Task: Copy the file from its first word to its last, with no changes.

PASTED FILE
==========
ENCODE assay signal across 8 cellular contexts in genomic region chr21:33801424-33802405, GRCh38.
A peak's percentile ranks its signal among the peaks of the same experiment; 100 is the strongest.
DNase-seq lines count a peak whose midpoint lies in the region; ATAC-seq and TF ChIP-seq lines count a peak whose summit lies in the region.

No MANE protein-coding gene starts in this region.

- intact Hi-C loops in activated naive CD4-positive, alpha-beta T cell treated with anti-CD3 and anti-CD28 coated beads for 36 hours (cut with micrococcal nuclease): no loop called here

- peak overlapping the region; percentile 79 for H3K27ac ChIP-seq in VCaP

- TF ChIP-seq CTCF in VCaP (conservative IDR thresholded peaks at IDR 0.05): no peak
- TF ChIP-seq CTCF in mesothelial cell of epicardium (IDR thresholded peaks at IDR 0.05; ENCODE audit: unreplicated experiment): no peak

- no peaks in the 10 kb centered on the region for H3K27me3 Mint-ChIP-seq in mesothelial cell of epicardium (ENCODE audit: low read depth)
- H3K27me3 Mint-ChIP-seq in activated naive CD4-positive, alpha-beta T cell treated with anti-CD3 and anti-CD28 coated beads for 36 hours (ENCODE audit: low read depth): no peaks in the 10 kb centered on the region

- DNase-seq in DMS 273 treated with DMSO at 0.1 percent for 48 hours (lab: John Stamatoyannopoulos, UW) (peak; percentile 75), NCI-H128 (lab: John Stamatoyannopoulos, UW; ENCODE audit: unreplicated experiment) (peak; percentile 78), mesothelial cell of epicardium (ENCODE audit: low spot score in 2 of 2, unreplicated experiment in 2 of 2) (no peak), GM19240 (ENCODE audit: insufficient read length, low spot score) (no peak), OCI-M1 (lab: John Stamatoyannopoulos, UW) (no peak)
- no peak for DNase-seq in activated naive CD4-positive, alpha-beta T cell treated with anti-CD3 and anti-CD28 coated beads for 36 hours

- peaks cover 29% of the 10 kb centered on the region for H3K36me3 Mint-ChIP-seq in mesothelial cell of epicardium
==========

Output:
ENCODE assay signal across 8 cellular contexts in genomic region chr21:33801424-33802405, GRCh38.
A peak's percentile ranks its signal among the peaks of the same experiment; 100 is the strongest.
DNase-seq lines count a peak whose midpoint lies in the region; ATAC-seq and TF ChIP-seq lines count a peak whose summit lies in the region.

No MANE protein-coding gene starts in this region.

- intact Hi-C loops in activated naive CD4-positive, alpha-beta T cell treated with anti-CD3 and anti-CD28 coated beads for 36 hours (cut with micrococcal nuclease): no loop called here

- peak overlapping the region; percentile 79 for H3K27ac ChIP-seq in VCaP

- TF ChIP-seq CTCF in VCaP (conservative IDR thresholded peaks at IDR 0.05): no peak
- TF ChIP-seq CTCF in mesothelial cell of epicardium (IDR thresholded peaks at IDR 0.05; ENCODE audit: unreplicated experiment): no peak

- no peaks in the 10 kb centered on the region for H3K27me3 Mint-ChIP-seq in mesothelial cell of epicardium (ENCODE audit: low read depth)
- H3K27me3 Mint-ChIP-seq in activated naive CD4-positive, alpha-beta T cell treated with anti-CD3 and anti-CD28 coated beads for 36 hours (ENCODE audit: low read depth): no peaks in the 10 kb centered on the region

- DNase-seq in DMS 273 treated with DMSO at 0.1 percent for 48 hours (lab: John Stamatoyannopoulos, UW) (peak; percentile 75), NCI-H128 (lab: John Stamatoyannopoulos, UW; ENCODE audit: unreplicated experiment) (peak; percentile 78), mesothelial cell of epicardium (ENCODE audit: low spot score in 2 of 2, unreplicated experiment in 2 of 2) (no peak), GM19240 (ENCODE audit: insufficient read length, low spot score) (no peak), OCI-M1 (lab: John Stamatoyannopoulos, UW) (no peak)
- no peak for DNase-seq in activated naive CD4-positive, alpha-beta T cell treated with anti-CD3 and anti-CD28 coated beads for 36 hours

- peaks cover 29% of the 10 kb centered on the region for H3K36me3 Mint-ChIP-seq in mesothelial cell of epicardium